Caracas, February 13th 2012 (Venezuelanalysis.com) – The current Governor of Miranda state, Henrique Capriles Radonski, has come first in the Venezuelan opposition’s primary elections and will be the official candidate for the rightwing Roundtable of Democratic Unity (MUD) in this year’s presidential elections, confirmed the country’s opposition earlier today.
Supporters of the opposition MUD bloc took to the country’s polling stations yesterday in order to choose a candidate to face incumbent president, Hugo Chavez Frias, in the October elections later this year. Although the official results of the elections have yet to be verified, spokespeople for the opposition claim that Capriles has taken first place in yesterday’s primaries in a landslide victory, shoring up over 62% of the vote and with over 1,806,800 citizens having cast their ballots in favour of the Caracas-born attorney.
“There is no country that has had a process like this, with so much participation,” said Capriles to reporters after the announcement of the results.
Preliminary figures currently place fellow opposition candidate, Pablo Perez, in second place, behind Radonski with just over 867,600 votes (29.8%). In comments made to opposition press, the president of the MUD’s Primary Elections Committee, Teresa Albanes, stated that the opposition had really “surprised itself,” with the levels of voter turnout and that the results had totally “exceeded expectations”.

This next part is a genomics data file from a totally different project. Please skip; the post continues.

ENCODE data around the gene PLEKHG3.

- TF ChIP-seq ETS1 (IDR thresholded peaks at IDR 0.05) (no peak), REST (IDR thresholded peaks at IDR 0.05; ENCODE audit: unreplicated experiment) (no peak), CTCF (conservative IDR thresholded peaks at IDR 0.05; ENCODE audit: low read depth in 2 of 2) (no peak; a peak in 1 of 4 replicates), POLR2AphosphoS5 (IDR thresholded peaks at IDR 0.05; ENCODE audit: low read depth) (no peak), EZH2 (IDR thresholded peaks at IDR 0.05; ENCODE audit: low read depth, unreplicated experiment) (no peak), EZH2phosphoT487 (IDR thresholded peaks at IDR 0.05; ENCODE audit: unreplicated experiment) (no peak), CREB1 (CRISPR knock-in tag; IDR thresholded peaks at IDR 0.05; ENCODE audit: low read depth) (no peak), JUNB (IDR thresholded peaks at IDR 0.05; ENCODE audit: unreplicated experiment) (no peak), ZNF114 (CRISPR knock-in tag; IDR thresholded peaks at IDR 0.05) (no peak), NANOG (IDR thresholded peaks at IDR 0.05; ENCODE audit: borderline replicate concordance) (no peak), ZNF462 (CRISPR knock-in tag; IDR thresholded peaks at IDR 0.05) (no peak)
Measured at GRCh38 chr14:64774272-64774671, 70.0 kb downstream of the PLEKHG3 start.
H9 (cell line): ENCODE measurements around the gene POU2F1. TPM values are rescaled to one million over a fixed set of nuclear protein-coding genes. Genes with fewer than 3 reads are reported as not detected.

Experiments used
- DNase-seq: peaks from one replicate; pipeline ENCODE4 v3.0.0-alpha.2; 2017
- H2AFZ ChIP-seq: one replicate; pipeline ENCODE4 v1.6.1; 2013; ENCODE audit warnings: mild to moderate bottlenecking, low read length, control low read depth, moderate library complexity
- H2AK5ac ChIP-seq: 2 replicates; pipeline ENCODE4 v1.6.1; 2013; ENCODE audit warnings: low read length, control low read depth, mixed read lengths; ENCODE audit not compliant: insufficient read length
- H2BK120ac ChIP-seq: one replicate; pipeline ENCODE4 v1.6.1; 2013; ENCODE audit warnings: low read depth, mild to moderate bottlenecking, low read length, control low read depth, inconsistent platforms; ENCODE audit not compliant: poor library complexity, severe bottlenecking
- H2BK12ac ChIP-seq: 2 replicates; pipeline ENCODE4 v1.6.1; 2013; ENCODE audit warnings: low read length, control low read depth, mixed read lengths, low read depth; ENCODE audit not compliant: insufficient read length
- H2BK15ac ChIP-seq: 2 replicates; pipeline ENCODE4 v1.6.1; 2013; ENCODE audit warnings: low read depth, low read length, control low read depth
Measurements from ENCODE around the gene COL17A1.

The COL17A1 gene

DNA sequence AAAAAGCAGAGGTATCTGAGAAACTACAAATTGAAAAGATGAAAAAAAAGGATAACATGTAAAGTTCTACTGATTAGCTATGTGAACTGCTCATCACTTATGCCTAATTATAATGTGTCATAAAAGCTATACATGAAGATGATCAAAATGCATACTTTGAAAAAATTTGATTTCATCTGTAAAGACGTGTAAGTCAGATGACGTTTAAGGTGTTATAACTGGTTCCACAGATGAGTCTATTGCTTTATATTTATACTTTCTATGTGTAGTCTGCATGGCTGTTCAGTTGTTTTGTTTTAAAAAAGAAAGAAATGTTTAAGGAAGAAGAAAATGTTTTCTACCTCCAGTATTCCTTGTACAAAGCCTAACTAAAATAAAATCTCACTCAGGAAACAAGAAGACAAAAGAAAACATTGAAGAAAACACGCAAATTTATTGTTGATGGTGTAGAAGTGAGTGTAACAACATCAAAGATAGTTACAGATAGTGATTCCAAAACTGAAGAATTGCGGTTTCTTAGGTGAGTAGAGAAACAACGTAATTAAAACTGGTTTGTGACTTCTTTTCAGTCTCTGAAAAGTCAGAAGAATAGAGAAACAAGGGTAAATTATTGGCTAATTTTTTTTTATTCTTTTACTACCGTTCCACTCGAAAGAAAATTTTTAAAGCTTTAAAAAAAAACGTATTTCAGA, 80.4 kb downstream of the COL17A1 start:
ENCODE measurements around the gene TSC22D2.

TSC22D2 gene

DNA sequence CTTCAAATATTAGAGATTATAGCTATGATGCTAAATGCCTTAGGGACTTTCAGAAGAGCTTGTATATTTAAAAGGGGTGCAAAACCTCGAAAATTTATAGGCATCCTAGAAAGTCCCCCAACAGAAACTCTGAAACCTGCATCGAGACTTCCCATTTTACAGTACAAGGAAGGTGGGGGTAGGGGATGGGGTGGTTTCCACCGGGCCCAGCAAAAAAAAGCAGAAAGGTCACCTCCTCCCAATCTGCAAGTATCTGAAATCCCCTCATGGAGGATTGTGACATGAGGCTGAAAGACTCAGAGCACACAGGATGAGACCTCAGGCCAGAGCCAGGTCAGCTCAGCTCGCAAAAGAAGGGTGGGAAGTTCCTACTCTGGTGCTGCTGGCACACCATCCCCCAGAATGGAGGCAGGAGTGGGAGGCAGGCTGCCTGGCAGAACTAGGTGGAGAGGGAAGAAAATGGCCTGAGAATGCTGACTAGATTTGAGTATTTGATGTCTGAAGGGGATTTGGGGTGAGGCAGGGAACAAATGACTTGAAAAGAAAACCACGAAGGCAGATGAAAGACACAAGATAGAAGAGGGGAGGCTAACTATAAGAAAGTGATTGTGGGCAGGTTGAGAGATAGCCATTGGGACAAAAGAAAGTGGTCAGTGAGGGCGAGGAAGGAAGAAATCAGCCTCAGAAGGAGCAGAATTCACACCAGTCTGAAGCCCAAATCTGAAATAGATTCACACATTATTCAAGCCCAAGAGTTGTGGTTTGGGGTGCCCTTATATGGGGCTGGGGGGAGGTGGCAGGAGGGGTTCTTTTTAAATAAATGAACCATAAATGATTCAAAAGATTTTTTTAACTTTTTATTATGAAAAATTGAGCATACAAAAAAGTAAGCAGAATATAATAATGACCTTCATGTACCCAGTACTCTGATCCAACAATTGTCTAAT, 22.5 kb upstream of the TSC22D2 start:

Due to the existence of such a wide margin between the first and second candidates, yesterday’s election’s have been celebrated as a win for Justice First’s Radonski, with no dramatic change in results expected before his official announcement as winner this coming Tuesday.
Although the opposition has lauded voter turnout in the primaries as a triumph, other observers have pointed out that, according to the statistics given by Albanes, only 16% of registered voters actually participated in the elections – falling below the 20% achieved by the opposition during their 2004 drive for signatures in support of a presidential recall.
CNE and accusations of fraud
Pronouncements by the MUD with regards to voter participation in the primaries have given way to widespread criticism from a number of activists involved in Venezuela’s popular movement, who have dubbed the opposition’s assertions that over 3 million citizens voted in the elections as a mathematical impossibility.
In a photo entitled “the MUD’s great fraud” currently being circulated on the social networking site Facebook, activists claim that the maximum amount of votes that the opposition could have attained, given the amount of voting machines they used and a minimum voting time per person, would be less than half of the 3 million that the MUD are currently claiming.
The strong public outcry incited the Socialist Tide tendency within the country’s United Socialist Party (PSUV) to send a letter to leftist website Aporrea, insisting that the country’s National Electoral Committee (CNE), which had helped run the elections at the request of the MUD, clarify its role in the primaries for the general public.